(PRWEB) April 16, 2012
Explore Tibet Team, a professional Tibet travel agency based in Lhasa, introduces the Samye Monastery and the Zamling Chisang festival to travelers and says: ”This festival honors Guru Rinpoche and the founding of Tibet’s first Buddhist monastery. Visitors should know something of the historic and cultural importance of this holy site before their Tibet trips.”
The Samye Monastery, located by the shore of the Brahmaputra River, about 220 kilometers from Lhasa, was built in the 8th century by the Tibetan king Trisong Detsen. Since the time of the first king of Tibet in the previous century, Buddhism had lost favor with the people. The king wished to revitalize the practice by building a new center of monastic training. He invited Shantarakshita, a monk from India, to oversee construction and begin promoting Buddhist teachings.
Several disasters occurred during the construction of the monastery, leading the workers to think that evil spirits were blocking their progress. Padmasambhava, a sage-guru better known in Tibet as Guru Rinpoche and Shantarakshita’s contemporary, was summoned by the king from northern India to confront the evil spirits blocking the construction. He succeeded in subduing the spirits, and turning them into protectors of Tibet. Guru Rinpoche later became an important transmitter of the teachings of Vajrayana (Tantric) Buddhism across Tibet and Bhutan.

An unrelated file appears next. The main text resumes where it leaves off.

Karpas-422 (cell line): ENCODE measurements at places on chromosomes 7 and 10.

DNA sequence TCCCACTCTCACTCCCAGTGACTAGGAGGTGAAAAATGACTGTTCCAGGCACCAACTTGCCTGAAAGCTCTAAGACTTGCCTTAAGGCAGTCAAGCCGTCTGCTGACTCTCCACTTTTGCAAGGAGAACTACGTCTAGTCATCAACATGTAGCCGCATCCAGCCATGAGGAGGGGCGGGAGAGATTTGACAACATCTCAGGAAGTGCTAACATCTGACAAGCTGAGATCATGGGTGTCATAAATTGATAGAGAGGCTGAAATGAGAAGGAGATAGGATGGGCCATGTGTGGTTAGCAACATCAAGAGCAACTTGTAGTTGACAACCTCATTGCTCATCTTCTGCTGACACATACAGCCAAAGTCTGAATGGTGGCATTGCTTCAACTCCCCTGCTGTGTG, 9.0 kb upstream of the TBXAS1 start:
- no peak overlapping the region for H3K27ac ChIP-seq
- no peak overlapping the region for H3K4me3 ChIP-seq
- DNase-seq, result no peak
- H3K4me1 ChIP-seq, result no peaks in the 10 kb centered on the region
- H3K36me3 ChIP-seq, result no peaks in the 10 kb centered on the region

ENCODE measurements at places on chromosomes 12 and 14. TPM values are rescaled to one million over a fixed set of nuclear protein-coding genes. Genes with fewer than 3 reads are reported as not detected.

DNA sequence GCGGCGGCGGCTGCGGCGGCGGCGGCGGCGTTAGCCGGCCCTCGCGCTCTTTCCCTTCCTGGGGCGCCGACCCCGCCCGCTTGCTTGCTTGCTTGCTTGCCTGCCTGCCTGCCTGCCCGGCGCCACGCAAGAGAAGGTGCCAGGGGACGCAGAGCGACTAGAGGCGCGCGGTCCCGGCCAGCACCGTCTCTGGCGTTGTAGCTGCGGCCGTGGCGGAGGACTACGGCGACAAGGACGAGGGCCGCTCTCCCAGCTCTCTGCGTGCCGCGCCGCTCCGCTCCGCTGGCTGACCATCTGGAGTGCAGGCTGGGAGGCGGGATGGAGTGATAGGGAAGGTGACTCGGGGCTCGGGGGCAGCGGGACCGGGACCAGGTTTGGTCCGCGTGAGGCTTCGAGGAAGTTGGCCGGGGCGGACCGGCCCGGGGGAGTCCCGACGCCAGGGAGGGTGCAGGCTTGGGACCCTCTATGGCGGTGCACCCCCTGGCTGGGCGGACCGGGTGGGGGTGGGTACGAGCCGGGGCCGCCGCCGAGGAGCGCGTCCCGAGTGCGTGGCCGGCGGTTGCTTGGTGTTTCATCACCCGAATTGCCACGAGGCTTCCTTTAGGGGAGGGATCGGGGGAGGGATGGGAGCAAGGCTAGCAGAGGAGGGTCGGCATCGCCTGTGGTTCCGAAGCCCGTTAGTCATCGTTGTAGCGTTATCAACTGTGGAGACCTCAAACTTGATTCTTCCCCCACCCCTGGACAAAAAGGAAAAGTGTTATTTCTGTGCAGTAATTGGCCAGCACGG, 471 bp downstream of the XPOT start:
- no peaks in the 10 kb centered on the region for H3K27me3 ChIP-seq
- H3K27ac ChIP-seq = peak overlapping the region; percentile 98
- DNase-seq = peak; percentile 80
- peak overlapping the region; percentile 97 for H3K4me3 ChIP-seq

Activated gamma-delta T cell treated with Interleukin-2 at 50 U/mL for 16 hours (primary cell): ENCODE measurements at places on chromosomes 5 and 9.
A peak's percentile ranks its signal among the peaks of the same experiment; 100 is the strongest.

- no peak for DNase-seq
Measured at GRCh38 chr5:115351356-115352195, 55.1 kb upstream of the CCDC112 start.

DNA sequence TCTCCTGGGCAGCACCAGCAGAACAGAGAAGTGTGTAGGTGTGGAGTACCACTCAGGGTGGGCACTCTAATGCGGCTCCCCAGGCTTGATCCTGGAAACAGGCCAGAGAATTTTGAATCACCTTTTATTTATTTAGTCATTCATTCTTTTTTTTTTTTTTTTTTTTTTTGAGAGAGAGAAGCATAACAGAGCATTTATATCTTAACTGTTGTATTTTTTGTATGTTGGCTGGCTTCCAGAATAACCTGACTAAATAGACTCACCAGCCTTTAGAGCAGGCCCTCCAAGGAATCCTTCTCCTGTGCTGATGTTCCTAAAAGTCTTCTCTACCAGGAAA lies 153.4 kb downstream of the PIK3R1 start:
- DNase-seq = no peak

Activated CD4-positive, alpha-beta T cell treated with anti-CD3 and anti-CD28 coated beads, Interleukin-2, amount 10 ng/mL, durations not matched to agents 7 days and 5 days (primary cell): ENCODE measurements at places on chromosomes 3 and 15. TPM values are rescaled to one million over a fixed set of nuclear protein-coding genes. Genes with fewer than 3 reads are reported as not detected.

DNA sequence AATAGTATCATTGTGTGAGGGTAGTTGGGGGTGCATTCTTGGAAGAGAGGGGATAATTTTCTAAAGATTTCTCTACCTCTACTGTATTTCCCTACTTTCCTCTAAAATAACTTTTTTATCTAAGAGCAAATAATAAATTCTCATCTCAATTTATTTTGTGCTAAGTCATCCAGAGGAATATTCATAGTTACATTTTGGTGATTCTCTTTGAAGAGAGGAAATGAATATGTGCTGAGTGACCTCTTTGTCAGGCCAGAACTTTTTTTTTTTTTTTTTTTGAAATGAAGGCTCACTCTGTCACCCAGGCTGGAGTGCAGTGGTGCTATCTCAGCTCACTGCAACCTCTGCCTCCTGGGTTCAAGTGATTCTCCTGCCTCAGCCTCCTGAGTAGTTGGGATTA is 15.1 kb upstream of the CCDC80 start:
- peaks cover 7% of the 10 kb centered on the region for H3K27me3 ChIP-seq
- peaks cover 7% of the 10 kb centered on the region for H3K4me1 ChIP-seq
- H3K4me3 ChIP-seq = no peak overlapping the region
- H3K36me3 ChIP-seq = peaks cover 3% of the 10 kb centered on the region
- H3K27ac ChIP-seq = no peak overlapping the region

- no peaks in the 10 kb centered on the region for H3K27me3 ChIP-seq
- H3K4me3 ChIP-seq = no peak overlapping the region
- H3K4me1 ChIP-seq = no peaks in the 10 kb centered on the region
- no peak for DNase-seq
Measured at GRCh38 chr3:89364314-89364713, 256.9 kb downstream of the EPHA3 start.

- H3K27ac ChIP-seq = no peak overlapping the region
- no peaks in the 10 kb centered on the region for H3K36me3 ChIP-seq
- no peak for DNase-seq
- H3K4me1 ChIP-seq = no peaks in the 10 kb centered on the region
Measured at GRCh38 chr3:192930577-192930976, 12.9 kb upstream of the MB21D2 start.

Guru Rinpoche’s triumph over the evil spirits is celebrated every year on the 15th day of the 5th month of the Tibetan lunar calendar in a festival called Zamling Chisang (Universal Prayer Day). This year the festival falls on July 3rd, and monks and pilgrims will journey to the monastery to offer prayers and burn sang, which is a special type of powdered incense. Visitors to the Samye Monastery during the festival can bear witness to one of Tibet’s most important cultural traditions for Tibet tours.